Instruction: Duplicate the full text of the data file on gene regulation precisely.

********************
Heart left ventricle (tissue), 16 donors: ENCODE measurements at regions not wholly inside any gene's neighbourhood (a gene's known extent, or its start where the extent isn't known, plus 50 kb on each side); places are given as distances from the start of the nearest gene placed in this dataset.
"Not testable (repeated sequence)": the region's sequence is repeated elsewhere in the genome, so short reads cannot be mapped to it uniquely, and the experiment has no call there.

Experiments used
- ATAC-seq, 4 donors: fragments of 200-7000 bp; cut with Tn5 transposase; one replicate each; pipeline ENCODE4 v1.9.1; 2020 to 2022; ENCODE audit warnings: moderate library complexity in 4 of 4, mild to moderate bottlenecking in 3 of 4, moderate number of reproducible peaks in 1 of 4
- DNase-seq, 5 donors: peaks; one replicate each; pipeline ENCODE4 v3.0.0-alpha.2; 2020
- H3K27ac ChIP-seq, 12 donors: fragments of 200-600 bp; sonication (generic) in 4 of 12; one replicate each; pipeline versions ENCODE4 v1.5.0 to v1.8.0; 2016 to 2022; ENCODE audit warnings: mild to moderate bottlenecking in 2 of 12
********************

Heart left ventricle (tissue), 16 donors: ENCODE measurements at regions not wholly inside any gene's neighbourhood (a gene's known extent, or its start where the extent isn't known, plus 50 kb on each side); places are given as distances from the start of the nearest gene placed in this dataset.
"Not testable (repeated sequence)": the region's sequence is repeated elsewhere in the genome, so short reads cannot be mapped to it uniquely, and the experiment has no call there.

Experiments used
- ATAC-seq, 4 donors: fragments of 200-7000 bp; cut with Tn5 transposase; one replicate each; pipeline ENCODE4 v1.9.1; 2020 to 2022; ENCODE audit warnings: moderate library complexity in 4 of 4, mild to moderate bottlenecking in 3 of 4, moderate number of reproducible peaks in 1 of 4
- DNase-seq, 5 donors: peaks; one replicate each; pipeline ENCODE4 v3.0.0-alpha.2; 2020
- H3K27ac ChIP-seq, 12 donors: fragments of 200-600 bp; sonication (generic) in 4 of 12; one replicate each; pipeline versions ENCODE4 v1.5.0 to v1.8.0; 2016 to 2022; ENCODE audit warnings: mild to moderate bottlenecking in 2 of 12